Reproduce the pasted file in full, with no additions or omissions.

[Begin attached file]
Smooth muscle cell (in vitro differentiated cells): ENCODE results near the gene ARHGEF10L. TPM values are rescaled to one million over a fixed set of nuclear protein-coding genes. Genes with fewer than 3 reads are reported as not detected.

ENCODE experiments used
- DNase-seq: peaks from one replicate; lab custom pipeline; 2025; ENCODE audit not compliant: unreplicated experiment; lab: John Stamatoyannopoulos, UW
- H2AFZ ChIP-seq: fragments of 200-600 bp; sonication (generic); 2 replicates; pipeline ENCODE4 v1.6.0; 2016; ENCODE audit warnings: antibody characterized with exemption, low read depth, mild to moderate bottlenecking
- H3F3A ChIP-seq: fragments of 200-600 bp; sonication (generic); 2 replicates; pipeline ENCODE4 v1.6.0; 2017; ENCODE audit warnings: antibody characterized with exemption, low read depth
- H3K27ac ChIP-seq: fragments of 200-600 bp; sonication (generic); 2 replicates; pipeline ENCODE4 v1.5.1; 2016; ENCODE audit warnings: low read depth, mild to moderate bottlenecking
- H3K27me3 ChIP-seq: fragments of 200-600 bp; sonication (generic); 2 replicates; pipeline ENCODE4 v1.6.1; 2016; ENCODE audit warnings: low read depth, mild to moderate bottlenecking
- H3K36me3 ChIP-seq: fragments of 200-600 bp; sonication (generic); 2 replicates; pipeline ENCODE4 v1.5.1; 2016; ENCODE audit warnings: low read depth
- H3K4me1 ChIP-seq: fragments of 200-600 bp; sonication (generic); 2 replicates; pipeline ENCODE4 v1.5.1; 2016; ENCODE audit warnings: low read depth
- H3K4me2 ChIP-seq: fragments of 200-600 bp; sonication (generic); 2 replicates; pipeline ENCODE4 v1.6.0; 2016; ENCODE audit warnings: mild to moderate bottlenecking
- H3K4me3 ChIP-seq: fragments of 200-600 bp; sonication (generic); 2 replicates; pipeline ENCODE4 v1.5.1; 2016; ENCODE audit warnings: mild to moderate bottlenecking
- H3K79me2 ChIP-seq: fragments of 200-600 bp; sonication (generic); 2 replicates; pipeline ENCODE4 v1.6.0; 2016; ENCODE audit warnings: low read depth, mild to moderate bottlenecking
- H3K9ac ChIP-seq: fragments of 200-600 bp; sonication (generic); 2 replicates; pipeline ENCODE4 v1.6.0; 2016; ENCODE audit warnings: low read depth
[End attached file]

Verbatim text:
Smooth muscle cell (in vitro differentiated cells): ENCODE results near the gene ARHGEF10L. TPM values are rescaled to one million over a fixed set of nuclear protein-coding genes. Genes with fewer than 3 reads are reported as not detected.

ENCODE experiments used
- DNase-seq: peaks from one replicate; lab custom pipeline; 2025; ENCODE audit not compliant: unreplicated experiment; lab: John Stamatoyannopoulos, UW
- H2AFZ ChIP-seq: fragments of 200-600 bp; sonication (generic); 2 replicates; pipeline ENCODE4 v1.6.0; 2016; ENCODE audit warnings: antibody characterized with exemption, low read depth, mild to moderate bottlenecking
- H3F3A ChIP-seq: fragments of 200-600 bp; sonication (generic); 2 replicates; pipeline ENCODE4 v1.6.0; 2017; ENCODE audit warnings: antibody characterized with exemption, low read depth
- H3K27ac ChIP-seq: fragments of 200-600 bp; sonication (generic); 2 replicates; pipeline ENCODE4 v1.5.1; 2016; ENCODE audit warnings: low read depth, mild to moderate bottlenecking
- H3K27me3 ChIP-seq: fragments of 200-600 bp; sonication (generic); 2 replicates; pipeline ENCODE4 v1.6.1; 2016; ENCODE audit warnings: low read depth, mild to moderate bottlenecking
- H3K36me3 ChIP-seq: fragments of 200-600 bp; sonication (generic); 2 replicates; pipeline ENCODE4 v1.5.1; 2016; ENCODE audit warnings: low read depth
- H3K4me1 ChIP-seq: fragments of 200-600 bp; sonication (generic); 2 replicates; pipeline ENCODE4 v1.5.1; 2016; ENCODE audit warnings: low read depth
- H3K4me2 ChIP-seq: fragments of 200-600 bp; sonication (generic); 2 replicates; pipeline ENCODE4 v1.6.0; 2016; ENCODE audit warnings: mild to moderate bottlenecking
- H3K4me3 ChIP-seq: fragments of 200-600 bp; sonication (generic); 2 replicates; pipeline ENCODE4 v1.5.1; 2016; ENCODE audit warnings: mild to moderate bottlenecking
- H3K79me2 ChIP-seq: fragments of 200-600 bp; sonication (generic); 2 replicates; pipeline ENCODE4 v1.6.0; 2016; ENCODE audit warnings: low read depth, mild to moderate bottlenecking
- H3K9ac ChIP-seq: fragments of 200-600 bp; sonication (generic); 2 replicates; pipeline ENCODE4 v1.6.0; 2016; ENCODE audit warnings: low read depth